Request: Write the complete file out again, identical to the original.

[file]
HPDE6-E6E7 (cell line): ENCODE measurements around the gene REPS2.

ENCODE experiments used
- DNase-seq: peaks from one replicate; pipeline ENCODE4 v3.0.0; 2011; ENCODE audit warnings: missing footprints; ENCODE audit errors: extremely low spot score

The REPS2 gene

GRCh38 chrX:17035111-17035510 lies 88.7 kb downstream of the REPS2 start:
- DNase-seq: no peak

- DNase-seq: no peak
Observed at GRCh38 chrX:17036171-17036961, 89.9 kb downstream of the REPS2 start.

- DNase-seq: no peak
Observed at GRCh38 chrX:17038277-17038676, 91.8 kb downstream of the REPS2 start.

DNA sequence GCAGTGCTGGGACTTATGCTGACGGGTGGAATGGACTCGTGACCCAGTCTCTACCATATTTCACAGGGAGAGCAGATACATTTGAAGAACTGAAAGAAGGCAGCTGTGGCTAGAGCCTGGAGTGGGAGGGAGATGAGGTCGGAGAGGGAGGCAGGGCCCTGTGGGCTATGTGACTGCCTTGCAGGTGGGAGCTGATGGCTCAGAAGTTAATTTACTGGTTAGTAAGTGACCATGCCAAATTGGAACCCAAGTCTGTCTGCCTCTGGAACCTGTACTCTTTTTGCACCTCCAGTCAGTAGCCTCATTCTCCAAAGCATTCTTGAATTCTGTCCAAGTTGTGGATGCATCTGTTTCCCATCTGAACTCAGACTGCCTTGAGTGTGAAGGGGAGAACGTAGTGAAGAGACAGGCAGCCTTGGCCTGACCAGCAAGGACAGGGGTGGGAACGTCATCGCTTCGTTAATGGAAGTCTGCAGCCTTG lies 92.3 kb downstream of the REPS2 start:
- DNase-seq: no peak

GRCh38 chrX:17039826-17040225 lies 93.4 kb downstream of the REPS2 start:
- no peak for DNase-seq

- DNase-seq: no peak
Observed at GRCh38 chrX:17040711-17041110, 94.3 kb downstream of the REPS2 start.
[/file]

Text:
HPDE6-E6E7 (cell line): ENCODE measurements around the gene REPS2.

ENCODE experiments used
- DNase-seq: peaks from one replicate; pipeline ENCODE4 v3.0.0; 2011; ENCODE audit warnings: missing footprints; ENCODE audit errors: extremely low spot score

The REPS2 gene

GRCh38 chrX:17035111-17035510 lies 88.7 kb downstream of the REPS2 start:
- DNase-seq: no peak

- DNase-seq: no peak
Observed at GRCh38 chrX:17036171-17036961, 89.9 kb downstream of the REPS2 start.

- DNase-seq: no peak
Observed at GRCh38 chrX:17038277-17038676, 91.8 kb downstream of the REPS2 start.

DNA sequence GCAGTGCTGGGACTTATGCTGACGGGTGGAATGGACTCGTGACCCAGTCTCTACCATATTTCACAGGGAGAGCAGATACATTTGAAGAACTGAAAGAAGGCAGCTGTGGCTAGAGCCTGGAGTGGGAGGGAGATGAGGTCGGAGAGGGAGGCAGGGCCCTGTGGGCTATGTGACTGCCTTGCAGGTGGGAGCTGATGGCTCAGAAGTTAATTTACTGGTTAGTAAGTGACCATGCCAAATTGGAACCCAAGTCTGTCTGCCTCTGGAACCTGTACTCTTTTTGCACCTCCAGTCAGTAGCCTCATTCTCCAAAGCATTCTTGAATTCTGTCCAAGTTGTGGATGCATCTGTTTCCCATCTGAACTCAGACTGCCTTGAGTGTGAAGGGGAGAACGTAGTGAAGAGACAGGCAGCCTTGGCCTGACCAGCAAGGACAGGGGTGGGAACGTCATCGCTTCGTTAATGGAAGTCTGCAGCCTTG lies 92.3 kb downstream of the REPS2 start:
- DNase-seq: no peak

GRCh38 chrX:17039826-17040225 lies 93.4 kb downstream of the REPS2 start:
- no peak for DNase-seq

- DNase-seq: no peak
Observed at GRCh38 chrX:17040711-17041110, 94.3 kb downstream of the REPS2 start.